Behold, Yon Shield

sword and shieldAdventure calls! But before you gallop off into the wild woods, arm thyself with a sturdy shield and magnificent foam sword! We made these as part of To Be Continued, our story time for 6-8 year-olds. The book we read? Igraine the Brave by Cornelia Funke (Chicken House, 2006).

On the eve of her twelfth birthday, Igraine’s biggest problem is that she’s never had an adventure and will therefore, never become a knight. But danger is about to descend upon her home, Pimpernel Castle. Osmund the Greedy and his castellan, Rowan Heartless, have declared war. They want to capture Pimpernel Castle and claim its magic singing books. Igraine’s parent (who are both tremendous magic-workers), could typically handle such an intrusion but…they’ve accidentally turned themselves into pigs while finishing Igraine’s birthday gift (an enchanted suit of armor). Now Igraine must sneak past an invading army, gather the ingredients for the reversal spell, and return to save the castle!

There’s also a Ancient Greek variation for this project. Just scroll to the bottom of the post to check it out!

You’ll need:

  • A 10″ x 14″ rectangle of corrugated cardboard (I used a cake pad)
  • A selection of
  • 2 strips of heavy-duty poster board (approximately 1.75″ x 12.5″)
  • Hole punch
  • A box cutter
  • 2 brass tacks
  • 1 shield emblems template, color printed on 2 pieces of 8.5″ x 11″ white card stock
  • 1 foam sword (more on that below)
  • Scissors for construction
  • Hot glue

First, use the colored tape to decorate one side of the shield. If you don’t want to use tape, simply use markers (or use both). Cut the desired shield emblems from the template, and hot glue them to the shield.

To make your shield’s arm straps, circle both strips of heavy-duty poster board around your forearm. Don’t make the straps too snug! You want your forearm to be able to slide in and out of the straps easily. Tape both of the loops closed, then punch a hole in the middle.

arm loopUse the box cutter to cut two slits in the front of your shield, right in the middle. Push brass tacks through the slits.

front of shieldSlide the holes of the arm straps onto the brass tacks, then open the brass tack’s prongs to secure the straps in place.

back of shieldFinally, use masking tape to cover the prongs and secure the arm loops.

taped shieldAll you need now is a foam sword, and you can find instructions to make a super easy (and super inexpensive) foam sword right here.

We did an Ancient Greek variation of these shields at a Lightning Thief event. I purchased bulk cases of 16″ cake circles. Kids used metallic ink pads, shape stamps, and metallic markers to decorate them. The arm straps were rigged in exactly the same way as the knight’s shield described above.

shield tableWe called the table “Story Shields” and used the art activity to introduce hoplites, the citizen-soldiers of Ancient Greece. A soldier’s armor typically included a helmet, breastplate, greaves, sword, spear, and a circular shield called an aspis or hoplon. Often, the shields were colorful and emblazoned with family symbols, tributes to the Gods or heros, or they bore the symbol of the hoplite’s city-state

We invited kids to design their own personal shields. The activity was wildly popular…we went through over 750 cake circles!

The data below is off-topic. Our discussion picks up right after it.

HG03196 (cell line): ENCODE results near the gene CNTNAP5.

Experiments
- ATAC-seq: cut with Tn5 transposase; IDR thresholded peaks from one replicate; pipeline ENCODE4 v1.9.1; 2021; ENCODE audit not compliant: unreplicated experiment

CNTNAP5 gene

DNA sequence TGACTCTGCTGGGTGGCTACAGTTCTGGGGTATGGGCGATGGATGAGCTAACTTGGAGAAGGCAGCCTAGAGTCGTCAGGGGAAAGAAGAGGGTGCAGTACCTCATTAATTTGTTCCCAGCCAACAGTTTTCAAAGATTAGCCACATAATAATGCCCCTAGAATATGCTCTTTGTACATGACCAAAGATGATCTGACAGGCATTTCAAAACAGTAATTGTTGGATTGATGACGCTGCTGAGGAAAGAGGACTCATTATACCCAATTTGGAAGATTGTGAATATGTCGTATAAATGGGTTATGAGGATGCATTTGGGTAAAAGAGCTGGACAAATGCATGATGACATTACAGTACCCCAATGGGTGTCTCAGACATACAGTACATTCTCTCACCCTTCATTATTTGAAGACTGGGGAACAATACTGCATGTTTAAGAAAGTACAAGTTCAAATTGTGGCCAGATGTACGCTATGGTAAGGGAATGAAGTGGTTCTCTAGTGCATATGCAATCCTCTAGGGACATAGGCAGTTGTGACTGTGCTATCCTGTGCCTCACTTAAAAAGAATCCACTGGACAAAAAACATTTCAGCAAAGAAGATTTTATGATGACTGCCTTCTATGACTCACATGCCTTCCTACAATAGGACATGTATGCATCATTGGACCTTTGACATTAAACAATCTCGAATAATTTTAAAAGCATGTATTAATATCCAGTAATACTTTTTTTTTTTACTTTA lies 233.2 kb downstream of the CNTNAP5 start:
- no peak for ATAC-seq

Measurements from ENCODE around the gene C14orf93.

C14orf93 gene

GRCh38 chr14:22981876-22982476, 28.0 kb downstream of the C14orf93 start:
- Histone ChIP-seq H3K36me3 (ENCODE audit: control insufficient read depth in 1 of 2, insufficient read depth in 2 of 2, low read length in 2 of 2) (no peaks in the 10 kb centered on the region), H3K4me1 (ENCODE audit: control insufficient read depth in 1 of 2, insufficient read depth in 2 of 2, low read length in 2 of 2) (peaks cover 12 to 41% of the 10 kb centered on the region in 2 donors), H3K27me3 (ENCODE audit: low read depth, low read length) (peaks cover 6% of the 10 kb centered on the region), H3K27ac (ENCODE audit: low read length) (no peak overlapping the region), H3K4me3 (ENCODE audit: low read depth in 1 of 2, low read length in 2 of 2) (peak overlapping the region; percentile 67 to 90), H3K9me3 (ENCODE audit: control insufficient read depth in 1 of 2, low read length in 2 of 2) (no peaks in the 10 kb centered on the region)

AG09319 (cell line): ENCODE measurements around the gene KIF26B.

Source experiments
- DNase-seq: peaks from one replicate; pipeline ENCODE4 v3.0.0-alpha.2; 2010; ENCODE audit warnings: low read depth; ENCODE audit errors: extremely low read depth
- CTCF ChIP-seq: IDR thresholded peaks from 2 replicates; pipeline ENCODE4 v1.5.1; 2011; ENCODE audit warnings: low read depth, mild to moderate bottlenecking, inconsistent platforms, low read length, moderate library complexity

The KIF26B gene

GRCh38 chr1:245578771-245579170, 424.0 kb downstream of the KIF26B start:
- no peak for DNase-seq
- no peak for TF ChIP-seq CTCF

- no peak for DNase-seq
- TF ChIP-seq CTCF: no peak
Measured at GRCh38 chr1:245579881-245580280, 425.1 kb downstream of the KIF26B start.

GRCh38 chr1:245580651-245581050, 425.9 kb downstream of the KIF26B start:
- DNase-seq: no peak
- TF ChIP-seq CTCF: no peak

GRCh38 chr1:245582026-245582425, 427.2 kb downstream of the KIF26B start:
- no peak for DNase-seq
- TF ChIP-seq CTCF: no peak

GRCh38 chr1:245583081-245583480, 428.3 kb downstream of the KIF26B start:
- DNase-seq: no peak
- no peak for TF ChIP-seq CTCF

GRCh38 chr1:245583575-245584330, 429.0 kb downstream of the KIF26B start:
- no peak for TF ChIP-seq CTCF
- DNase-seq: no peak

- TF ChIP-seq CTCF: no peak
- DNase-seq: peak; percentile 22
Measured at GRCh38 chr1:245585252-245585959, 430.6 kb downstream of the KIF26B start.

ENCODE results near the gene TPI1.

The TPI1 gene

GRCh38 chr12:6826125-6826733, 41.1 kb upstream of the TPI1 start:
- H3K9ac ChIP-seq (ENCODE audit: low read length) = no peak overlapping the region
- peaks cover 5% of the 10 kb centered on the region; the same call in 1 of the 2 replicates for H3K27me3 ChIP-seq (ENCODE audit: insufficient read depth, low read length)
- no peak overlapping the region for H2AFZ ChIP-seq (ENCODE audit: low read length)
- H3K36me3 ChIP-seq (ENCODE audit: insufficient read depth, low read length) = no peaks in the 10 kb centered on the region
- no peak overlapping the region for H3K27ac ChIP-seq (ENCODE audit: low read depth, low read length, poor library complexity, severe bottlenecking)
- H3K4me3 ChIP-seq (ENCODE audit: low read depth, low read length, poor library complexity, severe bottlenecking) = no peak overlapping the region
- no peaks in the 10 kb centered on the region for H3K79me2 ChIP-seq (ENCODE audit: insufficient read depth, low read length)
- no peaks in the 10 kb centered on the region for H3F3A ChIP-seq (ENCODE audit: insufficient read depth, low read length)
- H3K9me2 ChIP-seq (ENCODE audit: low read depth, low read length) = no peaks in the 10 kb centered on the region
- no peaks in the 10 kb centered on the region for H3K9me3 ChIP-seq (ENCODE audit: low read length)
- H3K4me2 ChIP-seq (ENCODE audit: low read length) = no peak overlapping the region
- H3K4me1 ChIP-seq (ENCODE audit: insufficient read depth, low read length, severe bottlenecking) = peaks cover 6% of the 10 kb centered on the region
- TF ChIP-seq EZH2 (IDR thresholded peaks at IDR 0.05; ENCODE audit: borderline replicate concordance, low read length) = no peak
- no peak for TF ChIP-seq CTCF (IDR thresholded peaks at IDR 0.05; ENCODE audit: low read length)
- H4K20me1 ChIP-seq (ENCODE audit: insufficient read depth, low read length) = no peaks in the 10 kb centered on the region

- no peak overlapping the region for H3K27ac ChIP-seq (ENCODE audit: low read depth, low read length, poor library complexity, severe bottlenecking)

greek shieldLooking for more connections? Lightning Thief fans can try this game of Mythomagic, or these awesome pan pipes. Brave knights can find dragons, herbal amulets, or how about a comedic sidekick?


castle shotAh, a lovely group shot outside the castle.

The above image is not Photoshopped in any way (seriously, I went outside Firestone Library and took the shot with everyone throwing me curious glances. That’s dedication folks!).

These lovely finger puppets were prizes at a Fairy Tale Boot Camp program at our library. As families entered the gallery, they were greeted by a Court Jester who asked them to guess the characters from six fairy tale riddles. Identify them all and you won your choice of three puppets (which I ordered from Oriental Trading Company). You were allowed endless hints, so everyone eventually won of course.

finger puppetsHere are the six riddles, written by me and student Kay Zhang:

There once was a girl in red,
who visited Grandma in bed.
But something was wrong:
Grandma’s nose was too long!
This little girl had been very misled.
Answer: Little Red Riding Hood

There once was a boy who was clever
He wanted to stay young forever.
Find pirates and caves,
and Indian braves,
in the land they call “Never Never.”
Answer: Peter Pan

There once was a girl in a tower,
who took a long time to shower.
Why you may ask,
so lengthy a task?
Just to shampoo took her an hour!
Answer: Rapunzel

There once was a house made of candy.
To us that may sound rather dandy.
This house has a glitch.
It comes with a witch!
So, keep a smart sister handy.
Answer: Hansel and Gretel

There once was a boy made of wood,
He told lies whenever he could.
To fulfill his dream,
he learned not to scheme.
His nose finally stayed as it should.
Answer: Pinocchio

Salt, sugar, butter, and flour.
Cook in the oven an hour.
The cookie’s ready to eat,
But be fast on your feet!
He runs on super horsepower.
Answer: Gingerbread Man

Other activities at the program included making castle blueprints (and learning some Medieval architecture in the process), taking a crash course in magical creature identification, breaching a castle wall with dodge balls (complete with heckling knight), deciphering Latin spells (from a certified wizard who also happened to be a University graduate student), searching the gallery for a hidden unicorn, making crowns and fairy wings, and examining utensils, tools, and objects displayed by the Society for Creative Anachronism. We also watched two knights whomp each other repeatedly in battle.

knightsLooking to do some sword fighting yourself? Perhaps these would be of interest.